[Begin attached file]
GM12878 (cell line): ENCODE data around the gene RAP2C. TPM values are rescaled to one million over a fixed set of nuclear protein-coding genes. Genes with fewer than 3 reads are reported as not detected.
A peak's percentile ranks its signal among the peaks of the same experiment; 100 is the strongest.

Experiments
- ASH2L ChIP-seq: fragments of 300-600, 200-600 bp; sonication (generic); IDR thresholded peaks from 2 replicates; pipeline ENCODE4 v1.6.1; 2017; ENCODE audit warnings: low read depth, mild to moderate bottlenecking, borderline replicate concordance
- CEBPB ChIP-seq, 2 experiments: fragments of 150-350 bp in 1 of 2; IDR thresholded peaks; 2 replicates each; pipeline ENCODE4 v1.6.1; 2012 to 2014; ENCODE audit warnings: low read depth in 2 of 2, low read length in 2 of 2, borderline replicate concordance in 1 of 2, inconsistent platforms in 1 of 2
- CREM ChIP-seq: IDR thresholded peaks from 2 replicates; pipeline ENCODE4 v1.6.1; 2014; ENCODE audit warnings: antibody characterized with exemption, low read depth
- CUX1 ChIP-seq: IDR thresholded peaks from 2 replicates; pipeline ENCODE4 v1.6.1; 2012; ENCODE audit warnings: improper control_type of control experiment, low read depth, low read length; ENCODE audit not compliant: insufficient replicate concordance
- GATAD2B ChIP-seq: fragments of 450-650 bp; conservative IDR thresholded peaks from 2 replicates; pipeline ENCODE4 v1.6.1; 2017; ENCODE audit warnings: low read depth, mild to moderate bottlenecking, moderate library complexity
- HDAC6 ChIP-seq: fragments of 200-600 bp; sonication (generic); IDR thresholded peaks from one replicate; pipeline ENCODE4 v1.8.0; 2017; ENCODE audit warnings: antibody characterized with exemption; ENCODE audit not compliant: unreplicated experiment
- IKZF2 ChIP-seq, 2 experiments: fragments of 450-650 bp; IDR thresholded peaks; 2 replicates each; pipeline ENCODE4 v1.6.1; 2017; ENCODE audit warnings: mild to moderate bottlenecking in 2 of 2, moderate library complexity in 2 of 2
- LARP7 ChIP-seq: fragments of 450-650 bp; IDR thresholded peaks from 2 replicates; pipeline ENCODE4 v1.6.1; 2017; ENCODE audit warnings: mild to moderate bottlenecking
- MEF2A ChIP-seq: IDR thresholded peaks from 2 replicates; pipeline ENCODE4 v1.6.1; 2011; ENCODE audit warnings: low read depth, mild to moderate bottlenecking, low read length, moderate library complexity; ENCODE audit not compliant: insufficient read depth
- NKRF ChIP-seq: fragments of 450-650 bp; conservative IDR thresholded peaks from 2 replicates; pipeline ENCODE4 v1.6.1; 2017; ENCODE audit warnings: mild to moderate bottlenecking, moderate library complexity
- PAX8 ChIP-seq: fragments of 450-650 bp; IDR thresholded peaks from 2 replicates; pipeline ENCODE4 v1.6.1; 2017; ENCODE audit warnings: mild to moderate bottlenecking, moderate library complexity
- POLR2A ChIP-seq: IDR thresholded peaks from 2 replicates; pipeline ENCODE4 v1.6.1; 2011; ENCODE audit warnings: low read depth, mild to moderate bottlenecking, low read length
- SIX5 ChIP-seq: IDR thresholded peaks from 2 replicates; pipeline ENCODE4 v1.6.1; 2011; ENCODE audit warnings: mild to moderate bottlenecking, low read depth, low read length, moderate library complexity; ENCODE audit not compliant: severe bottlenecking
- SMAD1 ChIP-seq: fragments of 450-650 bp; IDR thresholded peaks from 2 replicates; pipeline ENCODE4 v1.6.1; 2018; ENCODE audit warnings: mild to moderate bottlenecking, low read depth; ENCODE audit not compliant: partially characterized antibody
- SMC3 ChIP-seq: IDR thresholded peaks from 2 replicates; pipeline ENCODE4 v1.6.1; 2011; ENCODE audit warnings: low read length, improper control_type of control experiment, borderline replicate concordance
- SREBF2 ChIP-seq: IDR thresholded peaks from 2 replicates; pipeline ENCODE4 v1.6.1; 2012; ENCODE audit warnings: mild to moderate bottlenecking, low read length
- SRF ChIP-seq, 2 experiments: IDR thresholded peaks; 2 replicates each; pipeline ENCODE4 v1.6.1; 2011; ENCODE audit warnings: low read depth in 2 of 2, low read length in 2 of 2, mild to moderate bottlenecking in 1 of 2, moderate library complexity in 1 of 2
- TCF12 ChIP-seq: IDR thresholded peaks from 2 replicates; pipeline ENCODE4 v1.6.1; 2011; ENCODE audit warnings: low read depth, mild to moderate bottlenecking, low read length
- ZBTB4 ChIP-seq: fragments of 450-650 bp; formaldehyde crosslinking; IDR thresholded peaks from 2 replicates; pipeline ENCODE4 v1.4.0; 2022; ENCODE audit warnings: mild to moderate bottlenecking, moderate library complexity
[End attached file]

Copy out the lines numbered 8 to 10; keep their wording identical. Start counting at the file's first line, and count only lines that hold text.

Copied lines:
- GATAD2B ChIP-seq: fragments of 450-650 bp; conservative IDR thresholded peaks from 2 replicates; pipeline ENCODE4 v1.6.1; 2017; ENCODE audit warnings: low read depth, mild to moderate bottlenecking, moderate library complexity
- HDAC6 ChIP-seq: fragments of 200-600 bp; sonication (generic); IDR thresholded peaks from one replicate; pipeline ENCODE4 v1.8.0; 2017; ENCODE audit warnings: antibody characterized with exemption; ENCODE audit not compliant: unreplicated experiment
- IKZF2 ChIP-seq, 2 experiments: fragments of 450-650 bp; IDR thresholded peaks; 2 replicates each; pipeline ENCODE4 v1.6.1; 2017; ENCODE audit warnings: mild to moderate bottlenecking in 2 of 2, moderate library complexity in 2 of 2